author = "White, {James P.} and Song Gao and Puppa, {Melissa J.} and Shuichi Sato and Welle, {Stephen L.} and James Carson",
year = "2013",
month = "1",
day = "3",
doi = "10.1016/j.mce.2012.10.019",
language = "English (US)",
volume = "365",
pages = "174--186",
journal = "Molecular and Cellular Endocrinology",
issn = "0303-7207",
publisher = "Elsevier Ireland Ltd",
number = "2",

}

TY - JOUR

T1 - Testosterone regulation of Akt/mTORC1/FoxO3a signaling in skeletal muscle

AU - White, James P.

AU - Gao, Song

AU - Puppa, Melissa J.

AU - Sato, Shuichi

AU - Welle, Stephen L.

AU - Carson, James

PY - 2013/1/3

Y1 - 2013/1/3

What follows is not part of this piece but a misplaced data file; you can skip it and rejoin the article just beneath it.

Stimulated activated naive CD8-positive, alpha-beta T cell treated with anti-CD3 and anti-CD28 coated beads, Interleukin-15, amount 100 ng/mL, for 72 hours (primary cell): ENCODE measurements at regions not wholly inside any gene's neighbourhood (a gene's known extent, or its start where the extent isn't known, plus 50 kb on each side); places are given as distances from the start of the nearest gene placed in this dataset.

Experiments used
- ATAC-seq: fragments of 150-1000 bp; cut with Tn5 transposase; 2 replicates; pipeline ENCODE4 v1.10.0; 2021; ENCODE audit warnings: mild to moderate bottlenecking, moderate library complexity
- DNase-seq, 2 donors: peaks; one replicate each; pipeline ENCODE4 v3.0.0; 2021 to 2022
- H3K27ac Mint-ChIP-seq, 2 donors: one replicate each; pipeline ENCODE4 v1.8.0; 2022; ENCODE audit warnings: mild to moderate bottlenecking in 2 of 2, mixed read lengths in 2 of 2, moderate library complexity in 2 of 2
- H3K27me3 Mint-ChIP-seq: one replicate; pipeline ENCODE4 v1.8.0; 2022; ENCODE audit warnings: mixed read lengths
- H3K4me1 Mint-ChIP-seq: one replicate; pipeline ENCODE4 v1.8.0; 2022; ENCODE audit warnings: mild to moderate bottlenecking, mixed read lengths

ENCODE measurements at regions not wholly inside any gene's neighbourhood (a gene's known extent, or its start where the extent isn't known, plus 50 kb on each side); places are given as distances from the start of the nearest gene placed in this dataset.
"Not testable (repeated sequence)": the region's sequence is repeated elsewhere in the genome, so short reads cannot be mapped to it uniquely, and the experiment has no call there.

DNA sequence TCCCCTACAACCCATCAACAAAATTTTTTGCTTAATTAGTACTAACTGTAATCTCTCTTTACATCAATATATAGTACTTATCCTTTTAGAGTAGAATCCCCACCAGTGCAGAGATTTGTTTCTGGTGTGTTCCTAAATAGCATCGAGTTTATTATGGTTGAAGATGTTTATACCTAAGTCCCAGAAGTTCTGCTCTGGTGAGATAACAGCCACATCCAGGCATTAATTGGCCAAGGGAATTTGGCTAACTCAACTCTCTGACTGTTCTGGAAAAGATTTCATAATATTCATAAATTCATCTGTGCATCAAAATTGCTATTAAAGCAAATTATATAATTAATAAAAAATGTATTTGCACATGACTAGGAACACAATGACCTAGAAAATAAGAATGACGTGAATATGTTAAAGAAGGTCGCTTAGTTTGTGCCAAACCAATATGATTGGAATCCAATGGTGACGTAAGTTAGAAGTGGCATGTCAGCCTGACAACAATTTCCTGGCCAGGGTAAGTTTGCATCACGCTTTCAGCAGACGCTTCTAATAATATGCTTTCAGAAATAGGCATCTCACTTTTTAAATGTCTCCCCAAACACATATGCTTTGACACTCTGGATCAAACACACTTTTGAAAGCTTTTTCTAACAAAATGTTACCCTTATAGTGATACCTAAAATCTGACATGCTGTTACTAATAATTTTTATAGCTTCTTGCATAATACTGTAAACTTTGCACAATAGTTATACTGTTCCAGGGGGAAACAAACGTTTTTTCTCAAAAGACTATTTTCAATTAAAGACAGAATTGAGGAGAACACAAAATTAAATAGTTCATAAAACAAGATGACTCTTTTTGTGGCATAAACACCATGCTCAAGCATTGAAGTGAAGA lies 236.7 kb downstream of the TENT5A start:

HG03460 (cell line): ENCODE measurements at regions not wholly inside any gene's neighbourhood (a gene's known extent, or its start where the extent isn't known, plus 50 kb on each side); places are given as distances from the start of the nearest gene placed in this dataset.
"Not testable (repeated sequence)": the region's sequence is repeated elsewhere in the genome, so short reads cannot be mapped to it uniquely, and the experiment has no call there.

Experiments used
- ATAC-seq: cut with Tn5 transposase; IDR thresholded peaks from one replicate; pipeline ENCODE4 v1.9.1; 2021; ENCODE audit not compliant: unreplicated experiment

N2 - Low endogenous testosterone production, known as hypogonadism is commonly associated with conditions inducing muscle wasting. Akt signaling can control skeletal muscle mass through mTOR regulation of protein synthesis and FoxO regulation of protein degradation, and this pathway has been previously identified as a target of androgen signaling. However, the testosterone sensitivity of Akt/mTOR signaling requires further understanding in order to grasp the significance of varied testosterone levels seen with wasting disease on muscle protein turnover regulation. Therefore, the purpose of this study is to determine the effect of androgen availability on muscle Akt/mTORC1/FoxO3a regulation in skeletal muscle and cultured C2C12 myotubes. C57BL/6 mice were either castrated for 42days or castrated and treated with the nandrolone decanoate (ND) (6mg/kg bw/wk). Testosterone loss (TL) significantly decreased volitional grip strength, body weight, and gastrocnemius (GAS) muscle mass, and ND reversed these changes. Related to muscle mass regulation, TL decreased muscle IGF-1 mRNA, the rate of myofibrillar protein synthesis, Akt phosphorylation, and the phosphorylation of Akt targets, GSK3β, PRAS40 and FoxO3a. TL induced expression of FoxO transcriptional targets, MuRF1, atrogin1 and REDD1. Muscle AMPK and raptor phosphorylation, mTOR inhibitors, were not altered by low testosterone. ND restored IGF-1 expression and Akt/mTORC1 signaling while repressing expression of FoxO transcriptional targets. Testosterone (T) sensitivity of Akt/mTORC1 signaling was examined in C2C12 myotubes, and mTOR phosphorylation was induced independent of Akt activation at low T concentrations, while a higher T concentration was required to activate Akt signaling. Interestingly, low concentration T was sufficient to amplify myotube mTOR and Akt signaling after 24h of T withdrawal, demonstrating the potential in cultured myotubes for a T initiated positive feedback mechanism to amplify Akt/mTOR signaling. In summary, androgen withdrawal decreases muscle myofibrillar protein synthesis through Akt/mTORC1 signaling, which is independent of AMPK activation, and readily reversible by anabolic steroid administration. Acute Akt activation in C2C12 myotubes is sensitive to a high concentration of testosterone, and low concentrations of testosterone can activate mTOR signaling independent of Akt.